The most dramatic transformation students will notice when they return to Storrs this fall will not be among the many building construction projects making progress throughout the summer of 2017. It will be the renovations to the 45,000 square-foot UConn Bookstore in the center of campus.
In addition to a new entrance from the outdoor seating area along Hillside Road and a full-service Starbucks café, the UConn Bookstore will feature a comfortable public seating area of 3,000 square feet on the second floor overlooking Gampel Pavilion and the future site of the new Student Recreation Center, accessible directly via a new stairway.
Len Oser, general manager of The UConn Bookstores, says the changes – at a cost of $3 million, to be paid for by Barnes & Noble – aim to make the bookstore a gathering place for students, faculty, alumni, and visitors.
“We want this to be a much more exciting and engaging social hub,” says Oser. “It will be a place you’ll want to come to not just before a basketball game, but to have a cup of coffee or meet a friend. It will be a world-class bookstore with all the amenities, and be a great place to hang out, meet friends, and do some work.”
The first floor of the renovated UConn Bookstore will have a more open look, with the removal of the glass wall near the entrance at the corner of Hillside Road and Jim Calhoun Way. This also will provide additional seating at the new Starbucks café. An Apple Store, with computer purchase and repair services, and UConn branded clothing and gifts, will be located on the first floor. New graphics on the first floor will focus on the UConn brand, Husky spirit, and various photos of students and student-athletes from various sports.
Oser says with students increasingly ordering textbooks online or in a digital format, less floor space is required on the second floor for those books and it can be dedicated for other student needs, such as school supplies and residence hall accessories. The renovated store will feature “the Glossary,” an area focused on skin care and beauty products popular with college-age students, including brands like Bliss, Butter London, Smash Box, Clinique, Burt’s Bees, and more.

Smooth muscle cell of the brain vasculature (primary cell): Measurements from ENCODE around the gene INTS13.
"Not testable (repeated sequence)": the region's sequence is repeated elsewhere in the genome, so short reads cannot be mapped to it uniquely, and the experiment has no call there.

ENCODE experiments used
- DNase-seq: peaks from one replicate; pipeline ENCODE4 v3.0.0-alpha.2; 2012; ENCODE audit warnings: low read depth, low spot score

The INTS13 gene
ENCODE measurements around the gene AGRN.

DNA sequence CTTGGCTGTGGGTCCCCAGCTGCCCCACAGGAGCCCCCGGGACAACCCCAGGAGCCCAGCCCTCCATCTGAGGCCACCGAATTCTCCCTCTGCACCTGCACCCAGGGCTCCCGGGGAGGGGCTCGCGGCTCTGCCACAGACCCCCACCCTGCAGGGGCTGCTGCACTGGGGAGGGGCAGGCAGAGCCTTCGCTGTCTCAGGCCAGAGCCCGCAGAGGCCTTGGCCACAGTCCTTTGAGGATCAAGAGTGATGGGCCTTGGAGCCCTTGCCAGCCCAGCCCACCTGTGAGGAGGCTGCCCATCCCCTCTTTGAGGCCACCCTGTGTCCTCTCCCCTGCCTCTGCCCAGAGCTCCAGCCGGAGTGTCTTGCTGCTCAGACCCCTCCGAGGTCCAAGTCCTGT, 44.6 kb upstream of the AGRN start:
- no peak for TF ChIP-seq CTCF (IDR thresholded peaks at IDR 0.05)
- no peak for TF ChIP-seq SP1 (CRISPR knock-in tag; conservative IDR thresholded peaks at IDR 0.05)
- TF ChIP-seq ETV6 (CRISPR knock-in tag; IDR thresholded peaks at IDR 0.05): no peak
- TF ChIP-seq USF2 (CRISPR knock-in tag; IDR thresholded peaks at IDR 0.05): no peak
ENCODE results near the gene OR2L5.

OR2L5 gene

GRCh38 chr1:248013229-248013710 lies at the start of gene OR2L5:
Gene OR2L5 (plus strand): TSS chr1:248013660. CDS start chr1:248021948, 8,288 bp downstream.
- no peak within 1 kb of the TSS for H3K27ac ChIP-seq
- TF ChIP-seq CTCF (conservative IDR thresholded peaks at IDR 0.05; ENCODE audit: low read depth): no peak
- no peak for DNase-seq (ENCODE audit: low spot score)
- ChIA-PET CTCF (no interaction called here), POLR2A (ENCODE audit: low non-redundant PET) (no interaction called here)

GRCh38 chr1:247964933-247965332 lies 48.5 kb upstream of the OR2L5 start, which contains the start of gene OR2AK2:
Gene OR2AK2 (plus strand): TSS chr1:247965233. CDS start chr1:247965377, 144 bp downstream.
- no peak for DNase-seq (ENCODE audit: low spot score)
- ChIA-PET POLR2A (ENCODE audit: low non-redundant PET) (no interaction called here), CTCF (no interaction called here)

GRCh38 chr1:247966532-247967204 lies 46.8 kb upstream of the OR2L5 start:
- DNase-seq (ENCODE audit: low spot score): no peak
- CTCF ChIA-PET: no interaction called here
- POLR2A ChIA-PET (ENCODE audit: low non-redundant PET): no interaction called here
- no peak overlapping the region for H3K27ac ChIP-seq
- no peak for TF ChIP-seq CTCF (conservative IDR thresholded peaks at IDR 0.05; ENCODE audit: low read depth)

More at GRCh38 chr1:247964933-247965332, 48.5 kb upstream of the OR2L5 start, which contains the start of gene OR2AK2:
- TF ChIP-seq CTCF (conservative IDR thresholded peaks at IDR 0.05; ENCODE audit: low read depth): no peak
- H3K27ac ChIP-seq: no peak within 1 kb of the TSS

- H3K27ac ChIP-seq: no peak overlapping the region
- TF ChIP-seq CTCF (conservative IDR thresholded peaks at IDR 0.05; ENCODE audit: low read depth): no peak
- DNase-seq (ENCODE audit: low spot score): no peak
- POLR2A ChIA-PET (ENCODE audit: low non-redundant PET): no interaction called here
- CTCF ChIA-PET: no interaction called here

The public space on the second floor will be available for events and activities of up to 100 people, or partitioned for use by smaller groups. Multipurpose furniture will allow reconfiguration of the space as needed. Tables with USB outlets will be available so students and others can charge their electronic devices.
Another new service will be a Send-Station kiosk, which allows a student to have the dimensions and weight of a package measured for shipping by either UPS or the U.S. Postal Service. The kiosk is being piloted by a collaboration between Barnes & Noble College and Stamford-based Pitney Bowes.
Many of the renovations and product changes reflect shifts in the retail industry generally, Oser says, and in college bookstores specifically, where online book purchases or rentals have increased dramatically. Two years ago, these accounted for between 10 percent and 15 percent of sales, whereas during the past two semesters, almost half of the books were ordered online by students, he notes.
Oser says students now can rent textbooks for a semester at up to 80 percent off the price of the book, including digital rentals. Students can highlight rented textbooks for studies and then return them after final exams. Last fall, the UConn Bookstore rented 17,000 books, and another 14,000 for the spring semester, saving students hundreds of thousands of dollars, he says.
There will be a grand re-opening celebration of the bookstore, just after the start of the school year.